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Challenges before Left

Challenges before Left
Highlights

The CPI (M) central committee meeting concludes in Hyderabad paving the way for a comprehensive discussion within the party and the outside political circles on the challenges before the Left in general and the CPI(M) in particular as it is the principal left force in the country.

The CPI (M) central committee meeting concludes in Hyderabad paving the way for a comprehensive discussion within the party and the outside political circles on the challenges before the Left in general and the CPI(M) in particular as it is the principal left force in the country. Even the bitter critics of the Left would agree that issues like poverty, inequalities, etc., would not have been in the nation’s political agenda with the similar force at least if the Left voice is not heard in the democratic polity. Even the critics would also agree that despite many vacillations and aberrations, the Left constitute an alternate political culture free from money power. The Left has a tradition of championing the cause of the people in struggles even if they have irritated the middle class at times. But, still it fails to catch the imagination of the exploited whom they militantly represent. Its failure is much more pronounced in the electoral arena which witnessed a terminal decline in the recent past after reaching a record level in 2004. The UPA government’s pro-poor and social legislations like NREGA, domestic violence act were enacted greatly due to the sustained pressure the Left has exerted in a context of government depending on the Left for its oxygen. The dubious record of the UPA-2 both in the economic front and corruption further reinforces the significance of Left support to the UPA-1. But, the Congress benefited from the social legislations in 2009 while the Left that withdrew support to the UPA-1 government over the nuclear deal suffered electoral erosion. The Congress thus appropriated the surplus value from the Left labour. This reflects the Left failure than the Congress success.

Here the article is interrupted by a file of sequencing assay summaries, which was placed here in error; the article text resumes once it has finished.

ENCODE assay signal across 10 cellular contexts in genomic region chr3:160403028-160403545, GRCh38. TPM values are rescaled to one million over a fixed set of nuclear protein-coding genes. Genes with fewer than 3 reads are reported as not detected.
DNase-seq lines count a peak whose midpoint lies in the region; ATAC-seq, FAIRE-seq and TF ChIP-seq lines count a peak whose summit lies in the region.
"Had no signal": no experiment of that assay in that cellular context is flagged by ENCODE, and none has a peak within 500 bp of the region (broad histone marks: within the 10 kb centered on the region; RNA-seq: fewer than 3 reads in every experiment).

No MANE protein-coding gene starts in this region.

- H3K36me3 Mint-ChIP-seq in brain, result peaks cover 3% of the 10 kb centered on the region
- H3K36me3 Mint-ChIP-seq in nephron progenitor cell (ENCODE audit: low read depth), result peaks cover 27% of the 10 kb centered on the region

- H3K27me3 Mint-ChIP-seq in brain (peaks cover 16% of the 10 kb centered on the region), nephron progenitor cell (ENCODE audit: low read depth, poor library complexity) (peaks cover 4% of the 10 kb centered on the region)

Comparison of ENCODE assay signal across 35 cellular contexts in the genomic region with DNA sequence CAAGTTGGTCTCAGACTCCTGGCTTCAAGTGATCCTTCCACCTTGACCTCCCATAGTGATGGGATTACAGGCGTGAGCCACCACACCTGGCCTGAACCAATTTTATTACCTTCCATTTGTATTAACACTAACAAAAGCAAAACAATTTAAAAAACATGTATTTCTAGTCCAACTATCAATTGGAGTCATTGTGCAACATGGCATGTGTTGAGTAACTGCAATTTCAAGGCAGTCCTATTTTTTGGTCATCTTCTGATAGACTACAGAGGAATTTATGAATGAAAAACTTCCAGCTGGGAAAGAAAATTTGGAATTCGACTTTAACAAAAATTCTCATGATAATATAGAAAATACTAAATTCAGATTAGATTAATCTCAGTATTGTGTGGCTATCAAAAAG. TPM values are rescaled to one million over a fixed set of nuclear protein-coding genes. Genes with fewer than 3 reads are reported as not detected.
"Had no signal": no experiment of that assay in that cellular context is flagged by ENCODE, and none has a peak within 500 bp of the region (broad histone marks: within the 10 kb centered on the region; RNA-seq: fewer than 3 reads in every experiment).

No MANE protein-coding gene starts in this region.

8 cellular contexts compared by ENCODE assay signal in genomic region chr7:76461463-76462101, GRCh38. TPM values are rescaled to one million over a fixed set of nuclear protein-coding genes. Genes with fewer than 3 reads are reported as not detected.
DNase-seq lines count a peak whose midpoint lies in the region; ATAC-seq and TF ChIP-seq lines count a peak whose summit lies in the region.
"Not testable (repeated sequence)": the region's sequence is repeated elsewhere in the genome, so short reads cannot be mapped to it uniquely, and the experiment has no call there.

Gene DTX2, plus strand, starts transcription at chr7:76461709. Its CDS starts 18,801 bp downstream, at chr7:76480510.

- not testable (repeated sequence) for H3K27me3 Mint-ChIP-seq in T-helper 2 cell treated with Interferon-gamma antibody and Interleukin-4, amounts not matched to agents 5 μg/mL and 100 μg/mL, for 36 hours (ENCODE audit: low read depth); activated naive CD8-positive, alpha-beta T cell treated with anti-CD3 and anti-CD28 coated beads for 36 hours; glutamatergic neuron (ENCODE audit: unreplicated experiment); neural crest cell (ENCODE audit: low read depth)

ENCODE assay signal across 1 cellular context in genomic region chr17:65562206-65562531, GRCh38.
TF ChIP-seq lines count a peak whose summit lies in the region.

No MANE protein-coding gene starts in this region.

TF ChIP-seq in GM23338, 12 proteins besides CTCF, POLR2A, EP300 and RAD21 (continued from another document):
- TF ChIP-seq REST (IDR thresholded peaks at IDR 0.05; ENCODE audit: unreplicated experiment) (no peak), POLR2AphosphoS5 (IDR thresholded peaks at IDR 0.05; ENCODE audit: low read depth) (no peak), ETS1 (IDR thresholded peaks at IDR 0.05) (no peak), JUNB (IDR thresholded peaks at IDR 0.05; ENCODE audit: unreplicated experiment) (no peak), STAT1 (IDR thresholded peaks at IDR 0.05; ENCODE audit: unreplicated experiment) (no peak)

Given this backdrop, what really challenges the Left? Crude anti-imperialist rhetoric fails to convince the middle class, especially the youth which finds a hope in American dream. The market reform which the Left opposes stridently also brought a lot of cheer to the middle class who form an opinion leadership in the Indian society today than ever before. The dismantling of the license Raj has led to the spurt of goods and services in the market, much to the liking of the average middle class. On the other hand, the neo-liberal economic model has not only crippled the poor, but has even disarmed them from getting organised, much to the discomfiture of the Left.

The more than 85 percent of the workforce is unorganised. The recent past has seen further casualisation and contractualisation of the labour, which is detrimental to the Left strategy of organised trade union movement. The fragmentation of the Centrist political spectrum coupled with lack of cohesive position in them on crucial political and economic questions left the Left without any credible ally. The Left’s obsession with political management at the cost of political, ideological mobilisation has cost it dearly. It has to reinvent itself.

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